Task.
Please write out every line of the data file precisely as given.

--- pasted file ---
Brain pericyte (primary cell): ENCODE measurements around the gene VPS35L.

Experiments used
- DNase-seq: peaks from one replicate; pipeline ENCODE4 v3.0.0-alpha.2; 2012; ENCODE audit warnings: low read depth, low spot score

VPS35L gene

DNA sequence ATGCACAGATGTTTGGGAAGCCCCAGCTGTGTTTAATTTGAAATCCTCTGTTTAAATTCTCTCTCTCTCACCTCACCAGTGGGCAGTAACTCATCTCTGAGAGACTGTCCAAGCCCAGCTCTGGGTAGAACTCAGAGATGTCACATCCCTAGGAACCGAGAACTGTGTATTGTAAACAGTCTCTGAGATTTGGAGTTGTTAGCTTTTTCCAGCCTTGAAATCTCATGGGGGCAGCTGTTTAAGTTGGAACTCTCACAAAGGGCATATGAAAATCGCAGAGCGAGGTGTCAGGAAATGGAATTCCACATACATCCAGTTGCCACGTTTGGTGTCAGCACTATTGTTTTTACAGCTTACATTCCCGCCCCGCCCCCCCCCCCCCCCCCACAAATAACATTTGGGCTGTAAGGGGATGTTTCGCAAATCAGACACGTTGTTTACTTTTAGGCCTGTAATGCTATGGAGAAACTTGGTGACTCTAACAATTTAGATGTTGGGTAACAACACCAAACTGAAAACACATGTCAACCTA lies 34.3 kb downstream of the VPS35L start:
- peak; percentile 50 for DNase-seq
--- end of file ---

Brain pericyte (primary cell): ENCODE measurements around the gene VPS35L.

Experiments used
- DNase-seq: peaks from one replicate; pipeline ENCODE4 v3.0.0-alpha.2; 2012; ENCODE audit warnings: low read depth, low spot score

VPS35L gene

DNA sequence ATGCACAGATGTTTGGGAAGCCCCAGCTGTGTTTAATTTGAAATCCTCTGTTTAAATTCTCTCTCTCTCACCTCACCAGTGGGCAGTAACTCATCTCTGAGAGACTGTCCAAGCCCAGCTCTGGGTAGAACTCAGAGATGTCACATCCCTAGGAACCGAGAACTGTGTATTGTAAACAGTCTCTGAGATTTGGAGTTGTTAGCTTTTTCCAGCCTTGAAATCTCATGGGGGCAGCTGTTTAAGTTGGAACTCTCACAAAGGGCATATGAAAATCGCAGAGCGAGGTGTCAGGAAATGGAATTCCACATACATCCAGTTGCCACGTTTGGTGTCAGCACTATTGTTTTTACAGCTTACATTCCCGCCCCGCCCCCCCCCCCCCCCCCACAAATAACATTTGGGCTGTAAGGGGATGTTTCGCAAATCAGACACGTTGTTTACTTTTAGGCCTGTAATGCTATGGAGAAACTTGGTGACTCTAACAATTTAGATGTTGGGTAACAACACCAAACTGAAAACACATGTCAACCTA lies 34.3 kb downstream of the VPS35L start:
- peak; percentile 50 for DNase-seq